Weirdly enough, advertising is at least partly to thank for rock ’n’ roll’s existence today.
Before the 1950s, radio stations geared toward white listeners wouldn’t play music by black artists. Dewey Phillips, a white deejay in Memphis, helped change that. He played rhythm and blues for white people, and his audience loved it. Attentive listeners were exactly what advertisers wanted, so even though playing music by black singers was controversial, station owners were willing to do it to make more cash. It was businesses’ sponsorships that made all the difference and exposed white America to the fresh sounds coming out of clubs in western Tennessee.
The musical “Memphis,” which makes its Columbus premiere this week, is loosely based on Phillips’ story. When the show debuted on Broadway in 2009, audiences swooned over its soulful early-rock score composed by Bon Jovi keyboardist David Bryan, its electric choreography and its story about that influential white deejay falling in love with a black singer.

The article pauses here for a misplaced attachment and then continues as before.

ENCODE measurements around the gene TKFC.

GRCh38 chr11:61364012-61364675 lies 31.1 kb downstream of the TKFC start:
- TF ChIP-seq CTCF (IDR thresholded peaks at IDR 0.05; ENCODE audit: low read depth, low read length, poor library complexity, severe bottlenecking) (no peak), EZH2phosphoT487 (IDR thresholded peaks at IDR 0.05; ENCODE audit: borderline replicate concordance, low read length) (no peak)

“It has great heart at its core, and it has some grit to it, too,” said William Parry, who plays station owner Mr. Simmons in the touring production. “It talks, I think effectively, about what was going on racially in America at that time.”
In the show, the young deejay’s name is Huey Calhoun. Huey and those around him endure persecution and encounters with bigots as he attempts to share the music he believes in and be with the woman he loves.
“Huey has such a great passion for this music,” Parry said. “He has a wonderfully naive and kind of infectious drive to get it on the air, to play it for people, to share it with people. He’s not trying to change the world; he’s not trying to bring people together. He’s trying to share with people this passion he has. But in doing that, he makes a big difference. He makes life richer for people.”